Tonight I had a work read. I am really enjoying the book I’m reading for pleasure right now, and can’t wait to blog about it. Hopefully later this week. So this is an On Reading post–for more on what that means, visit my about page.
I used to love “record books” when I was a kid. James Mason reading Journey to the Center of the Earth had me dreaming of Iceland, and I nearly wore out an LP of Jean Craighead George’s Julie of the Wolves. My dad has always been into audiobooks. He does a lot of driving for work, and is a slow reader himself. Whenever we took long car rides he’d always stock up on books for us to listen to, to keep my brother and I from getting bored and killing each other. Sometimes the books were great; I have vivid memories of listening to Stephen King’s The Mist on tape on a ski trip. Other times, well… I remember my senior year in high school he took me up to visit a college in Massachusetts, a fur piece from our home in Maryland. And the book on tape he chose to bring was Richard Nixon’s autobiography.
Read by Richard Nixon.
I passed in and out of consciousness as Richard wove his magic tale. My father, however, was alert, fully engaged, and I think a little disappointed that I was not keen to discuss Nixon’s thrilling life over dinner. I felt bad, because I liked talking about books with my dad. But the Nixon autobiography stretched the limits of filial enthusiasm.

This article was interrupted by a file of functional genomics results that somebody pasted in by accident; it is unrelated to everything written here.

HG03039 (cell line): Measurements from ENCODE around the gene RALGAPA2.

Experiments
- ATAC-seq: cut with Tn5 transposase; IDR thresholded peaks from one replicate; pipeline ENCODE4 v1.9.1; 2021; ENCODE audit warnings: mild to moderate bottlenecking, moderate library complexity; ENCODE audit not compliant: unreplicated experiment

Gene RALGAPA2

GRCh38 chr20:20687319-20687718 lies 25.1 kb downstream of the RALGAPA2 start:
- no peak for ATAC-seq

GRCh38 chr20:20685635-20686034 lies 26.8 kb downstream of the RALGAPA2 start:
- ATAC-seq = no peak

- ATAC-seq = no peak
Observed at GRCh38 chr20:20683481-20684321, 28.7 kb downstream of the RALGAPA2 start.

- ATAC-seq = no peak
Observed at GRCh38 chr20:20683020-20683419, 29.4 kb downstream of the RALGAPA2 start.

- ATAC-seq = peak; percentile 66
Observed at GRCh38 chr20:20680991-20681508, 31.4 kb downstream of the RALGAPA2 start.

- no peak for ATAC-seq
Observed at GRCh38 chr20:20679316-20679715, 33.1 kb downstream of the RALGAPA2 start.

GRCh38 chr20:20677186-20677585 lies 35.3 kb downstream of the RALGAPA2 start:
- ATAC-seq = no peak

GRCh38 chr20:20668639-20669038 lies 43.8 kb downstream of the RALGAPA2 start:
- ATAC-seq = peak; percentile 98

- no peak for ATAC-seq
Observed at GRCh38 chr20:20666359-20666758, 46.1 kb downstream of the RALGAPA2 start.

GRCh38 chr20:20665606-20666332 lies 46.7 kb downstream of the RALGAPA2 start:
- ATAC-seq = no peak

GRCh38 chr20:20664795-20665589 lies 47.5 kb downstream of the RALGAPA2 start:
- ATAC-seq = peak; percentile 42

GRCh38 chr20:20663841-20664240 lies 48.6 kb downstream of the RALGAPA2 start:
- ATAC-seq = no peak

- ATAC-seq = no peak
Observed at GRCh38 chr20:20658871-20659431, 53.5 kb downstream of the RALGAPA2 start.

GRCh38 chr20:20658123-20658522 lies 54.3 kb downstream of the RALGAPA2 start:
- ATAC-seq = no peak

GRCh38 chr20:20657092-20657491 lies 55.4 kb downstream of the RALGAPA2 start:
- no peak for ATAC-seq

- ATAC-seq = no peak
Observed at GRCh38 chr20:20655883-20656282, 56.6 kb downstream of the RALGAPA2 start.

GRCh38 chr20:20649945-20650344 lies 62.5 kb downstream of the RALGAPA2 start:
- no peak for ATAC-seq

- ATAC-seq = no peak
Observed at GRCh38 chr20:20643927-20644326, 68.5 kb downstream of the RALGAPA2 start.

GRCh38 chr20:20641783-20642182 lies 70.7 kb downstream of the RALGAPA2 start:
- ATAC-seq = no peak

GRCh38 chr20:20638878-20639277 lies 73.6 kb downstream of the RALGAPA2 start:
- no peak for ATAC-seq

I’m planning to run the marathon next year, and if I do, I’m considering an audiobook for companionship. I’ll probably choose something plotty that I’ve read before, a known quantity that’s certain not to bore me. You might think this contradicts what I wrote yesterday about not wanting to read while I run, but I don’t count listening to an audiobook as reading. It’s storytelling, but it’s not the same. When I’m listening to someone read me a book, those spoken words are in control. How fast or how slow and in what order they emerge is not up to me. I’m passive. I’m being entertained, like when I’m watching a movie. And sometimes that’s what I want. But it’s not what I hunger for. I could go my whole life and never listen to another audiobook without even noticing. But tell me I can’t read a book tomorrow and I might claw out your throat.
Next on the shelf:
Number three by Laurie Halse Anderson: Prom. It’s another hit, and one that I think I’m going to end up rereading soon. I feel the urge to go back inside that story. Funny how that happens.
I loaned this to my friend Z, and it still has the post-it she stuck on it when she mailed it back to me. It says, “thanks for sending this–promise me that when you make it into a movie you have someone wear your ring dance dress with the red bow and matching shoes, of course… like there’s any other option!” We bonded when we met because she had a crush on the boy I had taken to my ring dance earlier that year. He didn’t like me, either, and a lifelong friendship was born. She, of course, is also a reader.